Who's responsible for this?!

November 16th, 2018

What is any particular being responsible for? The greater difficulty of this question results from a fundamental misunderstanding of what responsibility means in the first place. Typically it's confused with guilt, inasmuch as a question as to irresponsibility is likely to arise only when shit has somewhere met a fan, and a culprit or scapegoat is sought. But being responsible doesn't necessarily mean having fucked something up. Rather, it is the state --quite without qualitative consideration-- of being he who answers.

For himself, for a sequence of events, for other people, for acts of god, whatever it may be. A person can be responsible for anything, so long as they can answer for that thing, which means delivering rationale capable of fully satisfying any and every reasonable question about said thing. The old trope of someone being told they're "not responsible for the entire world" speaks then not to the emotional pressure of feeling guilty or having urges to help others, but to the factual impossibility of being actually answerable for every other human being, to all the other human beings.

It follows that being responsible, then, isn't something that can be jotted into a schedule just-so; there's no seat-of-the-pants way to be answerable as the state itself is defined by constancy. Yes, and forethought, but forethought without follow-through of internalization and continual perception and reaction is exactly the substance of so many protestations against irresponsibility by the well-intentioned. Setting aside some time for a thing is eminently not the same as overseeing it. Just ask the last couple of generations of kids that spent their childhoods attending "family time" and who otherwise lack any actual family worth the mention.

It also follows that responsibility isn't something that can be levied on someone; the onus to be responsible, yes, but in actual fact only an agent may be responsible, and only by actually being so. There's absolutely no space for subjectivity or interpretation; one is responsible or not, and whether they were told or begged to be so or whether nobody even knew is entirely incidental.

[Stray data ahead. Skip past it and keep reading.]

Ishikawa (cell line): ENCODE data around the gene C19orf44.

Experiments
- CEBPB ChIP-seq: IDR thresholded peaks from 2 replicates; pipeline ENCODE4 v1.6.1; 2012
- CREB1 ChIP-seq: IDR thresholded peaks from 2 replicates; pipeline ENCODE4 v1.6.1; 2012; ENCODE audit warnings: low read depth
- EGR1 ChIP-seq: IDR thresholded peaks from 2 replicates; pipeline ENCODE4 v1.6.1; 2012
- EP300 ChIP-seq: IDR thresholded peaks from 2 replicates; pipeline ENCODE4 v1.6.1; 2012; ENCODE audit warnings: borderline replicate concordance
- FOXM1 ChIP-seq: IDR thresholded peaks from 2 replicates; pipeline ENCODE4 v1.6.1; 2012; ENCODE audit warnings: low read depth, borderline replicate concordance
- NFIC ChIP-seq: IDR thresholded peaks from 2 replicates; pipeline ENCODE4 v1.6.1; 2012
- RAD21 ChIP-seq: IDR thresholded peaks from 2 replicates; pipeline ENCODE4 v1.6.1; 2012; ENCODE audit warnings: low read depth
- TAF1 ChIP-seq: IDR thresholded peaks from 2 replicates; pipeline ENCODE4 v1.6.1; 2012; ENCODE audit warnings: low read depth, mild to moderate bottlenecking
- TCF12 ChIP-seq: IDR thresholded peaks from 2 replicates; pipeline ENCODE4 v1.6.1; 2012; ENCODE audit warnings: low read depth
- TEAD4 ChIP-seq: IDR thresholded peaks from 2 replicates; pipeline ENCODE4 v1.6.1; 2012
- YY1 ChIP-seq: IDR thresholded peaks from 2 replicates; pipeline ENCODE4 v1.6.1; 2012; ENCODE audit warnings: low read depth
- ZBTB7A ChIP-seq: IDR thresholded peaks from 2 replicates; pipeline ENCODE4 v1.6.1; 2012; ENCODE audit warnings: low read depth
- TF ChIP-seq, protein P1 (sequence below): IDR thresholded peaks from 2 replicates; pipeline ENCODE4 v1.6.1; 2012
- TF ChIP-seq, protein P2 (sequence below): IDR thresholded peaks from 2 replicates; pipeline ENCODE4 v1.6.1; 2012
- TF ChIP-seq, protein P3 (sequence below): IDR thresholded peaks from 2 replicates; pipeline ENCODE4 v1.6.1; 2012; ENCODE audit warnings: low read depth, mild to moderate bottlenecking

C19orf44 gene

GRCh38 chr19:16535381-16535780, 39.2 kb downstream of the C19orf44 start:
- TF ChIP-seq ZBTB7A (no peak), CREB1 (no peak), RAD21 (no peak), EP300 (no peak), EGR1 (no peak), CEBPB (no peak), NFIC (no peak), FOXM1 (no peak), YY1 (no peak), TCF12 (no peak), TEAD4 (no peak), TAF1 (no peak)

Responsibility is a state, and I'm hard-pressed for an example of someone who could demonstrably turn it on and off, switching as convenient. Sure, some selection is required in the bag; one must pick who and what they'll answer for. Maybe one's even stuck with the responsibility for something they'd rather never consider again. This is also part and parcel of the concept, however. Dropping something when it becomes unpleasant, when one's ability seems to falter, letting it slip one's mind, even, are tantamount to irresponsibility. That's not even a bad thing, in itself, either! Remember: there's no qualitative aspect involved, here. It's just a state. Sometimes being irresponsible is the right thing.

In any case, though, constancy is an absolute requirement. "I'll take the responsibility" may never be something said after the fact, but only before it. A lack of understanding as to whether it could happen again, as to whether the doohickeys involved were green or red or fat or old, necessarily denotes irresponsibility, no matter whether one tried, or how hard, or how great they are, or anything else.

At least, that's how I feel about it.

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